Antony Blinken accuses China of acting more ‘aggressively’ in a bid to become ‘the dominant country in the world’

Leah Sinclair
·2-min read
 (POOL/AFP via Getty Images)
(POOL/AFP via Getty Images)

US Secretary of State Antony Blinken has accused China of acting more aggressively abroad and more repressively at home.

In an interview with CBS News, Mr Blinken said the US did not want to hold China down but would not allow it to threaten the rules-based international order.

“I think that over time, China believes that it can be, and should be, and will be, the dominant country in the world,” the US official said on Sunday.

“What we’ve witnessed over the last several years is China acting more repressively at home and more aggressively abroad. That is a fact.”

Mr Blinken said China was behaving “increasingly in adversarial ways” but when questioned whether Washington was heading towards a military showdown with Beijing, he replied: “It’s profoundly against the interests of both China and the United States to get to that point, or even to head in that direction.”

Tensions have soared between Washington and Beijing over the past few years, with issues regarding human rights, espionage and the pandemic.

The China-US relationship is critical to both sides and the wider world, with Beijing frequently calling on the new administration in Washington to repair relations that fell apart under former president Donald Trump.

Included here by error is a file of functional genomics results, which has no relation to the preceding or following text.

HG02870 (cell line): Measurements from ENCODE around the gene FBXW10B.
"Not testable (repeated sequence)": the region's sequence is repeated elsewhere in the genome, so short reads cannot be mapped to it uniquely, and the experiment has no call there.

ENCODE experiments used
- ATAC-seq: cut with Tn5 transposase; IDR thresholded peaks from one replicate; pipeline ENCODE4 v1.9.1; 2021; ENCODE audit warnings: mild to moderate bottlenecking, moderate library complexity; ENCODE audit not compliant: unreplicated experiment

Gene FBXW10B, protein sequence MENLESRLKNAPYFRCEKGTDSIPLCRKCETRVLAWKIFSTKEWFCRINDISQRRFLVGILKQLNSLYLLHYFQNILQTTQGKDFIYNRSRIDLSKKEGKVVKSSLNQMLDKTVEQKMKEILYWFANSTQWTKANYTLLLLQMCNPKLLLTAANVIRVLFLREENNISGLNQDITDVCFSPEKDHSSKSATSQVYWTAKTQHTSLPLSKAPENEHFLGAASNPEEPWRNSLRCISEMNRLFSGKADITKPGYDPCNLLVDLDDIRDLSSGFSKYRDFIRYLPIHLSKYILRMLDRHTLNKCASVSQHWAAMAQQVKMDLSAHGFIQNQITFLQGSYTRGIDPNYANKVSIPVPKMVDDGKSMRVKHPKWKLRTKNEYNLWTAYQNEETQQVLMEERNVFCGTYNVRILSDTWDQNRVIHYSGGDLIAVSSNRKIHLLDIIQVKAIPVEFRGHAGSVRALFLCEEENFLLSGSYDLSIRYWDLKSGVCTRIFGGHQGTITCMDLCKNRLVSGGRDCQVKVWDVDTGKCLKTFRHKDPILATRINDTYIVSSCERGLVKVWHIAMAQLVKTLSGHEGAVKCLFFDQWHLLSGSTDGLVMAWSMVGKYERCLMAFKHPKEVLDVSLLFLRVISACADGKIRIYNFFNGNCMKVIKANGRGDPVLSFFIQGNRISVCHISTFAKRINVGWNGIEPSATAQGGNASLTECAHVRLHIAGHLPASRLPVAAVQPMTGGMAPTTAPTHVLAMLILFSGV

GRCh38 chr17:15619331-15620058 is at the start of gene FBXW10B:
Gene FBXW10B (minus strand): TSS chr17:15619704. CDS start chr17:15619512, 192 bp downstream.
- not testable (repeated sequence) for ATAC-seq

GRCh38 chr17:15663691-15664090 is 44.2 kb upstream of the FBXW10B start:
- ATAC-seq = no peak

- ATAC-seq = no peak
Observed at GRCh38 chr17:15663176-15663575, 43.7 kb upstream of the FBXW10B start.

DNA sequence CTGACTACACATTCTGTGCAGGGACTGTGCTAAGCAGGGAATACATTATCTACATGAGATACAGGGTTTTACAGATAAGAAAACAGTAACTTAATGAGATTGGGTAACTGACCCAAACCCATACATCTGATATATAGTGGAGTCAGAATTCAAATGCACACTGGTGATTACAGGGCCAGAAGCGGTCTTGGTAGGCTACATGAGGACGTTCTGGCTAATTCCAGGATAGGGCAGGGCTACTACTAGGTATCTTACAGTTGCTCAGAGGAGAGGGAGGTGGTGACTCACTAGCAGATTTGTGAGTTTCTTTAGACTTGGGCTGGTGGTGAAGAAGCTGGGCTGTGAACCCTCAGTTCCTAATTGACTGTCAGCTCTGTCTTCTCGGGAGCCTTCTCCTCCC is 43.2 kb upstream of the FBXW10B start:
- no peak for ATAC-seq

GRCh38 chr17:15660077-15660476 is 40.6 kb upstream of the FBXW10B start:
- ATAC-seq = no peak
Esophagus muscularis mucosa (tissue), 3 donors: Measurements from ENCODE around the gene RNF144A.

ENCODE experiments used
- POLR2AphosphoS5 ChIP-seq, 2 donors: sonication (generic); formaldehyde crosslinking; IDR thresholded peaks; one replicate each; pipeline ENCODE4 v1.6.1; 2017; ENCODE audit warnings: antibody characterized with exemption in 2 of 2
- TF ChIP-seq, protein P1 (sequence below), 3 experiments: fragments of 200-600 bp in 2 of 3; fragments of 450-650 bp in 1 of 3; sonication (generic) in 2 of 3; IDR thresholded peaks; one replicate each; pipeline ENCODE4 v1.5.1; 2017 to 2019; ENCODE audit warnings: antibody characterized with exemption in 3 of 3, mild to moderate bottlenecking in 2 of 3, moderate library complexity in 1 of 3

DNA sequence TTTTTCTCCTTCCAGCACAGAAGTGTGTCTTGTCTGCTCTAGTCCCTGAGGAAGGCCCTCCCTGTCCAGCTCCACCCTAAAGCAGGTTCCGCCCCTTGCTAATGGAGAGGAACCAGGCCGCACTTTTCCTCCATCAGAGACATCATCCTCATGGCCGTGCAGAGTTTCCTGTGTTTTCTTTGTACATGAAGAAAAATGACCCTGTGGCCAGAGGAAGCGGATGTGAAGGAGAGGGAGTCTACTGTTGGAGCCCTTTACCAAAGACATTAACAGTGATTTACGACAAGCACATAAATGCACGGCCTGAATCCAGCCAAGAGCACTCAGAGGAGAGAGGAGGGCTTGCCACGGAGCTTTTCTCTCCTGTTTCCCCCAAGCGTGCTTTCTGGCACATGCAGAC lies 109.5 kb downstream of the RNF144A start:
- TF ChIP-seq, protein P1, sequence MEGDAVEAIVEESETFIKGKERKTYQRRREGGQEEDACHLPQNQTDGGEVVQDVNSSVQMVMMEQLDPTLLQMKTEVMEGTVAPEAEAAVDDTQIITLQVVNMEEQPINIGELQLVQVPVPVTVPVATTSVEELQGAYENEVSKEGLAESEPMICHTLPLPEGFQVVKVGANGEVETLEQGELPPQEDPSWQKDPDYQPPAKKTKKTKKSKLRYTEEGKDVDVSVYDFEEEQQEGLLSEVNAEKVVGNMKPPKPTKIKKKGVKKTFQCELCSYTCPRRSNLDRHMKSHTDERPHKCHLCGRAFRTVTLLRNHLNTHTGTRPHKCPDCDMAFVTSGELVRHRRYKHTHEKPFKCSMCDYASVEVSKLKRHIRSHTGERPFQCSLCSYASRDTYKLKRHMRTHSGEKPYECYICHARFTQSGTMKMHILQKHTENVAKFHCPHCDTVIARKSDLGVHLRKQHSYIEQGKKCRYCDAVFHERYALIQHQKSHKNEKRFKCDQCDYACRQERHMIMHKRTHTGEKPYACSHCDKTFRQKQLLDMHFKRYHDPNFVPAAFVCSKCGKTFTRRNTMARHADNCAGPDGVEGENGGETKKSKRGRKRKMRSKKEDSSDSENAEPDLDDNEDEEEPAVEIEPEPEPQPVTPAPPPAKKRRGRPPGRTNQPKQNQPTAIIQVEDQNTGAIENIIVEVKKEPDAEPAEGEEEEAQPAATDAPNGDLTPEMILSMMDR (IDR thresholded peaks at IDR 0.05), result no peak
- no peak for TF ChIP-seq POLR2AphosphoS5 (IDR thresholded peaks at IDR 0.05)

During the 60 Minutes interview, Mr Blinken emphasised that China is “the one country in the world that has the military, economic, diplomatic capacity to undermine or challenge the rules-based order that we care so much about and are determined to defend”.

“Our purpose is not to contain China, to hold it back, to keep it down; it is to uphold this rules-based order that China is posing a challenge to,” he said.

He added that the US doesn’t have the “luxury of not dealing with China," adding: “there are real complexities to the relationship, whether it’s the adversarial piece, whether it’s the competitive piece, whether it’s the co-operative piece."

Mr Blinken’s comments came after President Joe Biden, in his first address to Congress on Wednesday, said that he was not seeking conflict with China.

President Biden said he had told Chinese President Xi that "we welcome the competition" to be the dominant global power.

Mr Blinken arrived in London on Sunday for a G7 foreign ministers meeting where China is one of the issues on the agenda.

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